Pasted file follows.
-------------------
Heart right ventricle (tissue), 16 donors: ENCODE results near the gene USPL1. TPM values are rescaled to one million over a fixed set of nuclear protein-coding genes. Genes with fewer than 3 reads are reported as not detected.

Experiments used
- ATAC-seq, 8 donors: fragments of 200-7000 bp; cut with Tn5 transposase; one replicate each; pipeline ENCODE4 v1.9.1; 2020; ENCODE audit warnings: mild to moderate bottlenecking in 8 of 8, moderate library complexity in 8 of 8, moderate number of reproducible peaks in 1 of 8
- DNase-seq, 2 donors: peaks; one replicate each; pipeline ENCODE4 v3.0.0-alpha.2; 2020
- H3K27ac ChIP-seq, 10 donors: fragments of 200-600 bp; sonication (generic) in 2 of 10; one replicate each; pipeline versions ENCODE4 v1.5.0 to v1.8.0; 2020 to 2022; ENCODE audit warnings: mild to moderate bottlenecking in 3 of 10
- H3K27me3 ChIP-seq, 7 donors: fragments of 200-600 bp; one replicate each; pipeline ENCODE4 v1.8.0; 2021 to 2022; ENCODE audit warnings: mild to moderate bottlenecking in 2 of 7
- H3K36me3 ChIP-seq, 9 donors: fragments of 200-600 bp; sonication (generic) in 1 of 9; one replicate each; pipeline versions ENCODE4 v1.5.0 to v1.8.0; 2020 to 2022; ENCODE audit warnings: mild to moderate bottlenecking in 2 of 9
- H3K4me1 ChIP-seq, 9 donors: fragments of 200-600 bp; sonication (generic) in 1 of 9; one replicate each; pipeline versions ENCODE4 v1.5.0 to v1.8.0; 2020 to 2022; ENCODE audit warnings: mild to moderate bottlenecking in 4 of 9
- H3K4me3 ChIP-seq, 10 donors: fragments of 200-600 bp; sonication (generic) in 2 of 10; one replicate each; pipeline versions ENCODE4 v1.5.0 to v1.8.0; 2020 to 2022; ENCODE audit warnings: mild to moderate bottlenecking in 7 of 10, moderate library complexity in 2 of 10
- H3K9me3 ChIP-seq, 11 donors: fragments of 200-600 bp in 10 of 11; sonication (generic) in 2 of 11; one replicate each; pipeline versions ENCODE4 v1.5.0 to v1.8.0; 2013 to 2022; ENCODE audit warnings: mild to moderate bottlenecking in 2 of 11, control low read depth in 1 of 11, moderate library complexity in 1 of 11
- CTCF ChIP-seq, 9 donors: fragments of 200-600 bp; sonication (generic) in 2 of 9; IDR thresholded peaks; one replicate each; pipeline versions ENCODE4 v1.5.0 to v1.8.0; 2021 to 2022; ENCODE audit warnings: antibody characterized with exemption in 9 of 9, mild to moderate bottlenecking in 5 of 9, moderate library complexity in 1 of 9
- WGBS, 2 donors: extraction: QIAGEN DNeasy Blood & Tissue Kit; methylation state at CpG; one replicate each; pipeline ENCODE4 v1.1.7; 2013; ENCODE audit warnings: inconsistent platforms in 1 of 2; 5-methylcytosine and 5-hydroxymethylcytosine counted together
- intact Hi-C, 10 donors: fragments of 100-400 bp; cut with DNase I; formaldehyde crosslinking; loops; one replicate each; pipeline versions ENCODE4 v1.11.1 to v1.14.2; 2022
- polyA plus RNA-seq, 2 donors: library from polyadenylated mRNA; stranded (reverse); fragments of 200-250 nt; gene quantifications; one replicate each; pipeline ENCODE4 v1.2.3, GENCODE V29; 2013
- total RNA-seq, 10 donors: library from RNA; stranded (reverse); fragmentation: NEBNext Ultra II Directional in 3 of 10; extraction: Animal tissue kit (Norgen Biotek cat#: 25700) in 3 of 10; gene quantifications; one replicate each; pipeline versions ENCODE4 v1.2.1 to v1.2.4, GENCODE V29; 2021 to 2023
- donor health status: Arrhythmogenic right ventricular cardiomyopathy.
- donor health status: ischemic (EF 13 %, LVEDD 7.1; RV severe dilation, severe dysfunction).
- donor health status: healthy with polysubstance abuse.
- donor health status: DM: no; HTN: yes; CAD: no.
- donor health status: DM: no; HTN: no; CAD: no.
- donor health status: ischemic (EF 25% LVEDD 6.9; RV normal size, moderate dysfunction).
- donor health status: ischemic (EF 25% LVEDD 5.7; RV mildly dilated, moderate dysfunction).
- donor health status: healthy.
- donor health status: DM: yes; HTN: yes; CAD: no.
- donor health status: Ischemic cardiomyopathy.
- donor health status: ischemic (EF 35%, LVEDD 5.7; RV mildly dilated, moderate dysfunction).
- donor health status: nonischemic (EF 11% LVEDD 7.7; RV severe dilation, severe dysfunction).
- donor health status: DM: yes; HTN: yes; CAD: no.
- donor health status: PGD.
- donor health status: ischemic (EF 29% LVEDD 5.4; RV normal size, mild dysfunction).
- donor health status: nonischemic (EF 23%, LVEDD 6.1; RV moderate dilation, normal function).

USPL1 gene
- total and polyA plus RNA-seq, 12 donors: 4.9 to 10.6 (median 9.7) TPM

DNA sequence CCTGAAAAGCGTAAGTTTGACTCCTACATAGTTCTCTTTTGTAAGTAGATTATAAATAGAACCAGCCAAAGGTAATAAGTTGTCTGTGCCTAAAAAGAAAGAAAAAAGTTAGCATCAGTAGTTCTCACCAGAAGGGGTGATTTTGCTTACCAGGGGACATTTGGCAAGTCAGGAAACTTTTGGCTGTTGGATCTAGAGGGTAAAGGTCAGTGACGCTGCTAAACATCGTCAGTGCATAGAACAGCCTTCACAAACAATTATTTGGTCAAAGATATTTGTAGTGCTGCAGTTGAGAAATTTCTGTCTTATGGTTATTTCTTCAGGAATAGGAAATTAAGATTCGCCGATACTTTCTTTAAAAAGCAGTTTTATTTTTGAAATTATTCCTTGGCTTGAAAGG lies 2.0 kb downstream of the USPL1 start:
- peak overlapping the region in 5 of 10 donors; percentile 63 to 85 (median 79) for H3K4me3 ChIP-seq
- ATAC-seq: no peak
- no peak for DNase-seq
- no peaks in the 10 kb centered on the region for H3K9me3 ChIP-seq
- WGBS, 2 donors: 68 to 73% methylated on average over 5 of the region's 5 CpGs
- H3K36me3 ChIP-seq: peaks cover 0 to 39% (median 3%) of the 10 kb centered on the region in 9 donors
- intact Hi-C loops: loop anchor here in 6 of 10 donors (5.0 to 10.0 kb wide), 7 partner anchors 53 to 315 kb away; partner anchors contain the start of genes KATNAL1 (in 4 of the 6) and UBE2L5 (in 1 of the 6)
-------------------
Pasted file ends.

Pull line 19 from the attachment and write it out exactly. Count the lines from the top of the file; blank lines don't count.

- donor health status: DM: no; HTN: yes; CAD: no.